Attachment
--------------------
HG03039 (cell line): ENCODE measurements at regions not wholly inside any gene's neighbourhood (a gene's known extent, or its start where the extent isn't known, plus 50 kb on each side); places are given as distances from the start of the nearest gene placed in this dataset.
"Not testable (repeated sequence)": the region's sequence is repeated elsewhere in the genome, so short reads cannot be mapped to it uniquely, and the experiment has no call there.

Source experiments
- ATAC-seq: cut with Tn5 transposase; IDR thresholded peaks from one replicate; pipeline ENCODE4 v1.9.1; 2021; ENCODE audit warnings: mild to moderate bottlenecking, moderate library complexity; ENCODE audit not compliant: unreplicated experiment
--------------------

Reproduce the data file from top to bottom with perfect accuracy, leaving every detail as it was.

HG03039 (cell line): ENCODE measurements at regions not wholly inside any gene's neighbourhood (a gene's known extent, or its start where the extent isn't known, plus 50 kb on each side); places are given as distances from the start of the nearest gene placed in this dataset.
"Not testable (repeated sequence)": the region's sequence is repeated elsewhere in the genome, so short reads cannot be mapped to it uniquely, and the experiment has no call there.

Source experiments
- ATAC-seq: cut with Tn5 transposase; IDR thresholded peaks from one replicate; pipeline ENCODE4 v1.9.1; 2021; ENCODE audit warnings: mild to moderate bottlenecking, moderate library complexity; ENCODE audit not compliant: unreplicated experiment